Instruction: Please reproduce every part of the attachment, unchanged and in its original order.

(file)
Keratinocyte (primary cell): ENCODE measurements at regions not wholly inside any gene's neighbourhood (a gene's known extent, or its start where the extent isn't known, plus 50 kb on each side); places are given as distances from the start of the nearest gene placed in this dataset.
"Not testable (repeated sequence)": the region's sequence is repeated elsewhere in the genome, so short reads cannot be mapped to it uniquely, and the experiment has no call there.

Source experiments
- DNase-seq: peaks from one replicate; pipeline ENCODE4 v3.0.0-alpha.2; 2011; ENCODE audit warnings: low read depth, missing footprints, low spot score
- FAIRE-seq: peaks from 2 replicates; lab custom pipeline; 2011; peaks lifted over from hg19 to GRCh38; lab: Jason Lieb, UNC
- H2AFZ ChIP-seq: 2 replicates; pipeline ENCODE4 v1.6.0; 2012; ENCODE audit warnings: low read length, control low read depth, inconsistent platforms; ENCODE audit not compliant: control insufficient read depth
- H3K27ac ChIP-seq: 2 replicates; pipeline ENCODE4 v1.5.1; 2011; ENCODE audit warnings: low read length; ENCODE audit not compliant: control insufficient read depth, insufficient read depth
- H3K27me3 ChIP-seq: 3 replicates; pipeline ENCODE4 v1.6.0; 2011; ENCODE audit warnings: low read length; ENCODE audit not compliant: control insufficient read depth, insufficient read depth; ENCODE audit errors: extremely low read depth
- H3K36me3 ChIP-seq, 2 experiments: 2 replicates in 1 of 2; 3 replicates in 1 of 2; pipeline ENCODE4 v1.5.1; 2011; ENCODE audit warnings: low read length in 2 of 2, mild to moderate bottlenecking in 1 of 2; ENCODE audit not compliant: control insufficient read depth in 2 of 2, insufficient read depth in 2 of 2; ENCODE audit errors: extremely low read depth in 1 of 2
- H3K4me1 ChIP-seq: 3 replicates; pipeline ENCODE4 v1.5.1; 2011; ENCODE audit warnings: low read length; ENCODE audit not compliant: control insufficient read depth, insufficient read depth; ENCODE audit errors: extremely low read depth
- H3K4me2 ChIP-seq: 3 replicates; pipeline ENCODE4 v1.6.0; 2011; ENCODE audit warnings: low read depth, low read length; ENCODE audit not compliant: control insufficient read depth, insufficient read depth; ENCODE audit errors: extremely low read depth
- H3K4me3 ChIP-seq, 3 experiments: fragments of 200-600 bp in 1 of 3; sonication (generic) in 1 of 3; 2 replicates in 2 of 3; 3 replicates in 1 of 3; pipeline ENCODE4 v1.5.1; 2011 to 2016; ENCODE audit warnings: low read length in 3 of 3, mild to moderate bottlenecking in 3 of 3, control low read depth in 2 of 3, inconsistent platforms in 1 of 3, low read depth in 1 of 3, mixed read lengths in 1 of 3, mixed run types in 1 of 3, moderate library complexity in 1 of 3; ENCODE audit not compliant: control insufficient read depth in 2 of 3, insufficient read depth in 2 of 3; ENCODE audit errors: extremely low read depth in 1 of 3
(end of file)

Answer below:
Keratinocyte (primary cell): ENCODE measurements at regions not wholly inside any gene's neighbourhood (a gene's known extent, or its start where the extent isn't known, plus 50 kb on each side); places are given as distances from the start of the nearest gene placed in this dataset.
"Not testable (repeated sequence)": the region's sequence is repeated elsewhere in the genome, so short reads cannot be mapped to it uniquely, and the experiment has no call there.

Source experiments
- DNase-seq: peaks from one replicate; pipeline ENCODE4 v3.0.0-alpha.2; 2011; ENCODE audit warnings: low read depth, missing footprints, low spot score
- FAIRE-seq: peaks from 2 replicates; lab custom pipeline; 2011; peaks lifted over from hg19 to GRCh38; lab: Jason Lieb, UNC
- H2AFZ ChIP-seq: 2 replicates; pipeline ENCODE4 v1.6.0; 2012; ENCODE audit warnings: low read length, control low read depth, inconsistent platforms; ENCODE audit not compliant: control insufficient read depth
- H3K27ac ChIP-seq: 2 replicates; pipeline ENCODE4 v1.5.1; 2011; ENCODE audit warnings: low read length; ENCODE audit not compliant: control insufficient read depth, insufficient read depth
- H3K27me3 ChIP-seq: 3 replicates; pipeline ENCODE4 v1.6.0; 2011; ENCODE audit warnings: low read length; ENCODE audit not compliant: control insufficient read depth, insufficient read depth; ENCODE audit errors: extremely low read depth
- H3K36me3 ChIP-seq, 2 experiments: 2 replicates in 1 of 2; 3 replicates in 1 of 2; pipeline ENCODE4 v1.5.1; 2011; ENCODE audit warnings: low read length in 2 of 2, mild to moderate bottlenecking in 1 of 2; ENCODE audit not compliant: control insufficient read depth in 2 of 2, insufficient read depth in 2 of 2; ENCODE audit errors: extremely low read depth in 1 of 2
- H3K4me1 ChIP-seq: 3 replicates; pipeline ENCODE4 v1.5.1; 2011; ENCODE audit warnings: low read length; ENCODE audit not compliant: control insufficient read depth, insufficient read depth; ENCODE audit errors: extremely low read depth
- H3K4me2 ChIP-seq: 3 replicates; pipeline ENCODE4 v1.6.0; 2011; ENCODE audit warnings: low read depth, low read length; ENCODE audit not compliant: control insufficient read depth, insufficient read depth; ENCODE audit errors: extremely low read depth
- H3K4me3 ChIP-seq, 3 experiments: fragments of 200-600 bp in 1 of 3; sonication (generic) in 1 of 3; 2 replicates in 2 of 3; 3 replicates in 1 of 3; pipeline ENCODE4 v1.5.1; 2011 to 2016; ENCODE audit warnings: low read length in 3 of 3, mild to moderate bottlenecking in 3 of 3, control low read depth in 2 of 3, inconsistent platforms in 1 of 3, low read depth in 1 of 3, mixed read lengths in 1 of 3, mixed run types in 1 of 3, moderate library complexity in 1 of 3; ENCODE audit not compliant: control insufficient read depth in 2 of 3, insufficient read depth in 2 of 3; ENCODE audit errors: extremely low read depth in 1 of 3